One who argues against or attacks an idea, argument, or proposition—even if one is in favor of it—for the sake of debate or to further examine its strength, validity, or details. Refers to the "Advocatus Diaboli," a person employed by the Catholic Church to argue against the canonization of a saint (and therefore help determine if that person is truly worthy of sainthood). I'm all for universal health care, but let me be the devil's advocate for a moment. How do you propose the government fund such a massive undertaking? Tom always plays devil's advocate in any given conversation because he loves picking apart other people's arguments.
See also: advocate

play (the) devil's advocate

Fig. to put forward arguments against or objections to a proposition-which one may actually agree with-purely to test the validity of the proposition. (The devil's advocate opposes the canonization of a saint in order to prove that the grounds for canonization are sound.) I agree with your plan. I'm just playing the devil's advocate so you'll know what the opposition will say. Mary offered to play devil's advocate and argue against our case so that we would find out any flaws in it.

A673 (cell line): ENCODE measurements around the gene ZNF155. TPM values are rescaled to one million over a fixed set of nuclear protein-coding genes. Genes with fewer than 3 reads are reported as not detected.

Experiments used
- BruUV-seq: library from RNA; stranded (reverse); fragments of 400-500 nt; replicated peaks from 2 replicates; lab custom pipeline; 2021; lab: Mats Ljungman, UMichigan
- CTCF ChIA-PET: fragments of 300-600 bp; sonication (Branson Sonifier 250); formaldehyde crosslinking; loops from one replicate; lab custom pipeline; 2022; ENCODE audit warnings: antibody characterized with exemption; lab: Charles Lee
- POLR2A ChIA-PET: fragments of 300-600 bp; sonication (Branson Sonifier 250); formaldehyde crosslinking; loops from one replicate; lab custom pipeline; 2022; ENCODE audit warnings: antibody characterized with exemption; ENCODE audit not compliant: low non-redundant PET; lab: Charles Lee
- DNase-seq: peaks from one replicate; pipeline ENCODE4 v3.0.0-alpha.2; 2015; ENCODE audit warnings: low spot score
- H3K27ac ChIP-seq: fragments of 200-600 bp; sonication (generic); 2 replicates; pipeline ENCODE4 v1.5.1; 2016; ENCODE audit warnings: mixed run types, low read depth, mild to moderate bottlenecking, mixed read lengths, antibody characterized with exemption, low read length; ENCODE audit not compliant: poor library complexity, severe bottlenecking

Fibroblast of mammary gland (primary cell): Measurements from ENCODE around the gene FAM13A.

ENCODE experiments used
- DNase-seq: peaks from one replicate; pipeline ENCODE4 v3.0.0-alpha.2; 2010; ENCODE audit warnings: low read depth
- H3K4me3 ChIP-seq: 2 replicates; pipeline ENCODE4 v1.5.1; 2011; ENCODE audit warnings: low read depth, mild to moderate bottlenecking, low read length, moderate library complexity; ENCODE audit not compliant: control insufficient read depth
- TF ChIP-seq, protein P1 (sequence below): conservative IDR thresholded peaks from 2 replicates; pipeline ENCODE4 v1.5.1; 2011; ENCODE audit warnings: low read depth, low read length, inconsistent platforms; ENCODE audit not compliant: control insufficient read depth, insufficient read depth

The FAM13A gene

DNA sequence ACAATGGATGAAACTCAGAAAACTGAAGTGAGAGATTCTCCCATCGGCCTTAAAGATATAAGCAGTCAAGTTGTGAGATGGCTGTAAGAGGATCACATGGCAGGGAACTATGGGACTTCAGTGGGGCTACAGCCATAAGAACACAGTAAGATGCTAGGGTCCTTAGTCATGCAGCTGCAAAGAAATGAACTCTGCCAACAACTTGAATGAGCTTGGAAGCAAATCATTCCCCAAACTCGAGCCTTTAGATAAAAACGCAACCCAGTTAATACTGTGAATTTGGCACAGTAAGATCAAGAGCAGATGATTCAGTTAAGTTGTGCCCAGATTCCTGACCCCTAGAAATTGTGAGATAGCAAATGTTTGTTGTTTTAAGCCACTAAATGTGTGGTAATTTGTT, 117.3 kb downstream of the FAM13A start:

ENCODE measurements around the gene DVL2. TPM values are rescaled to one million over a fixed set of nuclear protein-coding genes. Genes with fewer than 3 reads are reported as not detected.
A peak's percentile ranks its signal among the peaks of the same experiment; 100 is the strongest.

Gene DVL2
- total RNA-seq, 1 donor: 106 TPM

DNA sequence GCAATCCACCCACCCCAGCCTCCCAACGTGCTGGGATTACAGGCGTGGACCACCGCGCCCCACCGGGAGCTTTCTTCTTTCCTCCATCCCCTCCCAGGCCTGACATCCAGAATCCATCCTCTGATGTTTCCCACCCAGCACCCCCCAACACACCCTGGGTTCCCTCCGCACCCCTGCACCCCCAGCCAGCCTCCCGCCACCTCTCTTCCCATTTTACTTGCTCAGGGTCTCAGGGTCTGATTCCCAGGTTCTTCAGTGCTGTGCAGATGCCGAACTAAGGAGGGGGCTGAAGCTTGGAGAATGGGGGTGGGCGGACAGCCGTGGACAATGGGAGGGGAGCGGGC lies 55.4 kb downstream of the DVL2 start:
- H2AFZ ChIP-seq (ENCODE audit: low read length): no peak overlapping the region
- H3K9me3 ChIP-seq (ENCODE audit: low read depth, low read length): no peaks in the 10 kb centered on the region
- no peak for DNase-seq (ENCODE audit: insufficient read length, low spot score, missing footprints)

See also: advocate, play

devil's advocate

One who argues against a cause or position either for the sake of argument or to help determine its validity. For example, My role in the campaign is to play devil's advocate to each new policy before it's introduced to the public . This term comes from the Roman Catholic Church, where advocatus diaboli (Latin for "devil's advocate") signifies an official who is appointed to present arguments against a proposed canonization or beatification. It was transferred to wider use in the mid-1700s.
See also: advocate

play devil's advocate

COMMON If you play devil's advocate in a discussion, you pretend to disagree with what someone says in order to make the discussion interesting or to make people think hard about an issue. My motive for playing devil's advocate is to provoke them into thinking about what we mean when we say something is `genetic'. Note: People also use devil's advocate to describe someone who acts in this way. Interviewers may take on the role of devil's advocate simply to see how effectively you can support your idea in the face of opposition.